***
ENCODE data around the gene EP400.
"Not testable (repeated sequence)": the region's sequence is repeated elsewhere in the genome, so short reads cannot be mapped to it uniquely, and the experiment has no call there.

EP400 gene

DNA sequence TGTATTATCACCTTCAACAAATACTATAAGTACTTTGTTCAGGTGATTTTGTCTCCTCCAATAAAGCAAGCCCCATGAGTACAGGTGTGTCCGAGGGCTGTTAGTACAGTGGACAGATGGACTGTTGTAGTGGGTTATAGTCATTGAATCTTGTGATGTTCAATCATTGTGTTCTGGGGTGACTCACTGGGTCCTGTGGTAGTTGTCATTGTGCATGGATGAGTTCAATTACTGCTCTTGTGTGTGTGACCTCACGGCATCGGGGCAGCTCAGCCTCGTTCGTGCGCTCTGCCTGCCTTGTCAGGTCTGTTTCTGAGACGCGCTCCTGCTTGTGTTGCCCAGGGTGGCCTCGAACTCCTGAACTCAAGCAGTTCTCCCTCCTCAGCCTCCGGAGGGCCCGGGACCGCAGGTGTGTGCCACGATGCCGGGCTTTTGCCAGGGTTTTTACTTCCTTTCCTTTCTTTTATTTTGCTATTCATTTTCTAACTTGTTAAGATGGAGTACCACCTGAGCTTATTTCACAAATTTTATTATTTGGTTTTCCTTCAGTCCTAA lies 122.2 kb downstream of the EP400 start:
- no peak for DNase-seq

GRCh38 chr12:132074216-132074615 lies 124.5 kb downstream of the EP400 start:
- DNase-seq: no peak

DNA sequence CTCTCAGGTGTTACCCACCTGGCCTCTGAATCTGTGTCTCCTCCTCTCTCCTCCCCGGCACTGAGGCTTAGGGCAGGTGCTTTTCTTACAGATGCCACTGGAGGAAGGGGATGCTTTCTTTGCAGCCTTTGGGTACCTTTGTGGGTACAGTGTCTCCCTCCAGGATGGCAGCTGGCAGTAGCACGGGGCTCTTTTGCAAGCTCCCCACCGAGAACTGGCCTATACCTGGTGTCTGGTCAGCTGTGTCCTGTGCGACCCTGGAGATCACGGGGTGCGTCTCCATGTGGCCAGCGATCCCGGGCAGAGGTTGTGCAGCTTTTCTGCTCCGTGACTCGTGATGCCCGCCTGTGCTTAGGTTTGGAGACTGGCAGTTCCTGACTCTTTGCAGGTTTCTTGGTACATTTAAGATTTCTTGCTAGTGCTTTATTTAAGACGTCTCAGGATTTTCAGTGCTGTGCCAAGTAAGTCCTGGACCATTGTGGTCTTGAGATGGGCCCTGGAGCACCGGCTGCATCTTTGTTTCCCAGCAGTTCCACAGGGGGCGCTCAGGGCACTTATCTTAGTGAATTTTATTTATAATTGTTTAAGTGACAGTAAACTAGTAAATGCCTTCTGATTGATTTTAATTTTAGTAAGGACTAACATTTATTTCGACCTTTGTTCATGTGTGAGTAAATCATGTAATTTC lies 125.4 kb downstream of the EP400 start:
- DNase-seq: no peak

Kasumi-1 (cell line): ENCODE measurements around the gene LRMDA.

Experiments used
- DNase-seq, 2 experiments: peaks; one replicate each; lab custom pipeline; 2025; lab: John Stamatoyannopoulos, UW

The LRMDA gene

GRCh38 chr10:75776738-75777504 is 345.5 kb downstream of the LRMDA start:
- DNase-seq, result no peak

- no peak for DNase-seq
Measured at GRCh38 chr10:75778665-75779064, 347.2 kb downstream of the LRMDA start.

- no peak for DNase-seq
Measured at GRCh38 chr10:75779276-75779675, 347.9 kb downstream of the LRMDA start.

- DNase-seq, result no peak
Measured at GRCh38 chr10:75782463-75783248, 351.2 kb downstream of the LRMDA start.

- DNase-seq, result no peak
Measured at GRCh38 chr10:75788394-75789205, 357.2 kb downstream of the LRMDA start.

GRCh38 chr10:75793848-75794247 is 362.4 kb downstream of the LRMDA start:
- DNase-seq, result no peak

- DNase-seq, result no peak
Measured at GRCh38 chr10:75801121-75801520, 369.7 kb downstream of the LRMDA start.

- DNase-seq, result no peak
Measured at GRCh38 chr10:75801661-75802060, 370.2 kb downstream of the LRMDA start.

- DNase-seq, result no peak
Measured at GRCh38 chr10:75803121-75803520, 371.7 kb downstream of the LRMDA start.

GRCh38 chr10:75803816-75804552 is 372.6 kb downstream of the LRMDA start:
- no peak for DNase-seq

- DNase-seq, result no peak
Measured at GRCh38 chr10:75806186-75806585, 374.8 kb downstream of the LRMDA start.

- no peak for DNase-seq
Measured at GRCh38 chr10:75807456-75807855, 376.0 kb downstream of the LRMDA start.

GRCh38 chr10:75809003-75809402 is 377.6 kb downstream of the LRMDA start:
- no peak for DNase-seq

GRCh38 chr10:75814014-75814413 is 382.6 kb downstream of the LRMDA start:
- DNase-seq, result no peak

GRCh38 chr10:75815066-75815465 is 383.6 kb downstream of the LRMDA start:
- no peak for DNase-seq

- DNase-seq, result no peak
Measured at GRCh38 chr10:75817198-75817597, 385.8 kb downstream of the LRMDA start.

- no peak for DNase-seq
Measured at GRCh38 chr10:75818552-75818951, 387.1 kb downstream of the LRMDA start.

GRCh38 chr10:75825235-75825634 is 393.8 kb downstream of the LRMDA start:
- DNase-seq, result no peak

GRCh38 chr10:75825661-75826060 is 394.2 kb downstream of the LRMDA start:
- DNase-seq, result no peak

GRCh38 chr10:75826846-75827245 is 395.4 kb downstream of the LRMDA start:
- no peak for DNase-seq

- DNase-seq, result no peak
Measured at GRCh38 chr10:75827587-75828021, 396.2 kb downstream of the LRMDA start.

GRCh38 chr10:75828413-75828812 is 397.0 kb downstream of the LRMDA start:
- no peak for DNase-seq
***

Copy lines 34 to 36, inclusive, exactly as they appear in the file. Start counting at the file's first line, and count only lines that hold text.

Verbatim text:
- DNase-seq, result no peak
Measured at GRCh38 chr10:75806186-75806585, 374.8 kb downstream of the LRMDA start.

- no peak for DNase-seq